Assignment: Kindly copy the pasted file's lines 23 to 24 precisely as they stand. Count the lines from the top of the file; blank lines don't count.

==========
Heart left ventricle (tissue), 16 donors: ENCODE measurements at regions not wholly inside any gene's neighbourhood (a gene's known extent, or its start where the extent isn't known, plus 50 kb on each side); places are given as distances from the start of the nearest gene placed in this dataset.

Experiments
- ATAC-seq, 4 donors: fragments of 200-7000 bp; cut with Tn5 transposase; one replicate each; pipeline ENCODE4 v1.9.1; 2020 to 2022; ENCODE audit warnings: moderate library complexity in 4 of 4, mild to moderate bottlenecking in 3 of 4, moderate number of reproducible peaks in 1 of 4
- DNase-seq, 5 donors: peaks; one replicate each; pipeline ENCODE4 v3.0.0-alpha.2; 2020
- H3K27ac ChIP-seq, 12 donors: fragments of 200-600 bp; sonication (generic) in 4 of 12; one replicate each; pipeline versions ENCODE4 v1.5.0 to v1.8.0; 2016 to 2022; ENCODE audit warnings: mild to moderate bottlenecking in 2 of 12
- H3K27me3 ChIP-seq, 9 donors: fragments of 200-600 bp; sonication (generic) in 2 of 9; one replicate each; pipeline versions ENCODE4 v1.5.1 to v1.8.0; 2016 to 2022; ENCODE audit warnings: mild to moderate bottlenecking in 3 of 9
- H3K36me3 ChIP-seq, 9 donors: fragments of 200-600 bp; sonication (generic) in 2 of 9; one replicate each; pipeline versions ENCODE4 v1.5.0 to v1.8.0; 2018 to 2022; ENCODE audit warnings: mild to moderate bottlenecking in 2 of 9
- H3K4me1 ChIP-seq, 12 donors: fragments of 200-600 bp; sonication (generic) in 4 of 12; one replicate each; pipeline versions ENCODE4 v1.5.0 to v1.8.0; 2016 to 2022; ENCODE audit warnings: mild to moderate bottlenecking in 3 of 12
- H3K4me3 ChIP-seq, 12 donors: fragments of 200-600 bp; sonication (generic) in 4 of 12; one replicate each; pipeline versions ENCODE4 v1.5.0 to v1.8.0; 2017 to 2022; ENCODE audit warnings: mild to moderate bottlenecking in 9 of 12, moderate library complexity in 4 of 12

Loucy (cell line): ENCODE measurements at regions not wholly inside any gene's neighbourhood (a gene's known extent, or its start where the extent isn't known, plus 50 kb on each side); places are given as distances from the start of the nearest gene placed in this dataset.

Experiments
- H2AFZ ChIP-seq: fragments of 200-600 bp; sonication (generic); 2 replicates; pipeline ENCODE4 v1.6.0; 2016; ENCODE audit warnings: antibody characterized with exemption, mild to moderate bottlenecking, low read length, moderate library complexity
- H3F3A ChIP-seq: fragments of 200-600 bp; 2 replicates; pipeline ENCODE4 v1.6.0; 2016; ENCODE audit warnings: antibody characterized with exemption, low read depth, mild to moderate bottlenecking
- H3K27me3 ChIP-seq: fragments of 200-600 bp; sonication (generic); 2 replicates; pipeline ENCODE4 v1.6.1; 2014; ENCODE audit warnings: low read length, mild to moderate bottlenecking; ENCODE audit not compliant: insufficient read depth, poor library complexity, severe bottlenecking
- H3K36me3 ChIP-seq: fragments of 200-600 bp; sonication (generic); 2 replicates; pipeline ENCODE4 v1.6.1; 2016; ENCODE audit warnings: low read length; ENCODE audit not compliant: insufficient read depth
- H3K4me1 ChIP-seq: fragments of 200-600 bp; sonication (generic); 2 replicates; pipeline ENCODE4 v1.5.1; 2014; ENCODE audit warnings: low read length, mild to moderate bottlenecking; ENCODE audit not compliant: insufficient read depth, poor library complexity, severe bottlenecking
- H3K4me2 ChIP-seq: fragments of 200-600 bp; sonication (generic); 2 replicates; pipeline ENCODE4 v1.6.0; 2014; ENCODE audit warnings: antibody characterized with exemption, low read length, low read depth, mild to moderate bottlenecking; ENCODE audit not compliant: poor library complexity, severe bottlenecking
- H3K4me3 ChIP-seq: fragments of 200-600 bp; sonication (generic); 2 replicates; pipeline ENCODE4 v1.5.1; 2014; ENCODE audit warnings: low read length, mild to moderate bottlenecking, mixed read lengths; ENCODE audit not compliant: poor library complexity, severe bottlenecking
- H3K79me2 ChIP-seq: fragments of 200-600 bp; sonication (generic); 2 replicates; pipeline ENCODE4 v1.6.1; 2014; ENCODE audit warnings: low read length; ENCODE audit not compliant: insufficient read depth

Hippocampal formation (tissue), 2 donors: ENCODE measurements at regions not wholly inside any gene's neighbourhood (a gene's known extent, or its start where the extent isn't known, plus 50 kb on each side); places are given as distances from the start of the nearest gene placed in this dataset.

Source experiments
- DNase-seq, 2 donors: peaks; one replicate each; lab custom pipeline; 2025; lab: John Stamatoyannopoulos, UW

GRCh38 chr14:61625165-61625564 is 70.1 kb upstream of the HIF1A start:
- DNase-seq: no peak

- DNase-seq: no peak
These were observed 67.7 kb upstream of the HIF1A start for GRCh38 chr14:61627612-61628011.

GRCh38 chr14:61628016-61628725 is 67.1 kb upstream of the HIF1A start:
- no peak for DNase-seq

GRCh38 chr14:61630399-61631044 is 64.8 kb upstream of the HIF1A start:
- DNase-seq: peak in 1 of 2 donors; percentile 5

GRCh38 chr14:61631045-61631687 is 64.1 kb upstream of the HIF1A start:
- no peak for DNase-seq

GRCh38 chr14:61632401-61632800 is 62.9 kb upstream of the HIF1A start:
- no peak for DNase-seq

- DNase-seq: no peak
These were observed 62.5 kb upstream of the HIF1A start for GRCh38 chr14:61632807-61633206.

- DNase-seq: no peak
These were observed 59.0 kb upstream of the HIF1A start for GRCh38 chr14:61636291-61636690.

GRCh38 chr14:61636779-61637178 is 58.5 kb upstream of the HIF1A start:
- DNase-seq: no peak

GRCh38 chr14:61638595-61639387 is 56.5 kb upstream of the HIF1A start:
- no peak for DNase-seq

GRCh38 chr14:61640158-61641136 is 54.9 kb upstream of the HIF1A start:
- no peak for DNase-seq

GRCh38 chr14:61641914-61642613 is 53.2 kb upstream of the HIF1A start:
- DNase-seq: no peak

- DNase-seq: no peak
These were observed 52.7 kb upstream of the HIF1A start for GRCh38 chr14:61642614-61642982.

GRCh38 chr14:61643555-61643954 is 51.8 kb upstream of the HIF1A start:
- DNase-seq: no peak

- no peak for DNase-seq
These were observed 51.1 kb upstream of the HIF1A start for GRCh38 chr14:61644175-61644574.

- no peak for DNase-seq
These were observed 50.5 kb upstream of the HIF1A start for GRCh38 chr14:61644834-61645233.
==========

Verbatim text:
GRCh38 chr14:61625165-61625564 is 70.1 kb upstream of the HIF1A start:
- DNase-seq: no peak